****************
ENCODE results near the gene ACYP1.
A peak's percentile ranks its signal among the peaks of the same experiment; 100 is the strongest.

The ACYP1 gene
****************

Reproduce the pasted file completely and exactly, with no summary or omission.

ENCODE results near the gene ACYP1.
A peak's percentile ranks its signal among the peaks of the same experiment; 100 is the strongest.

The ACYP1 gene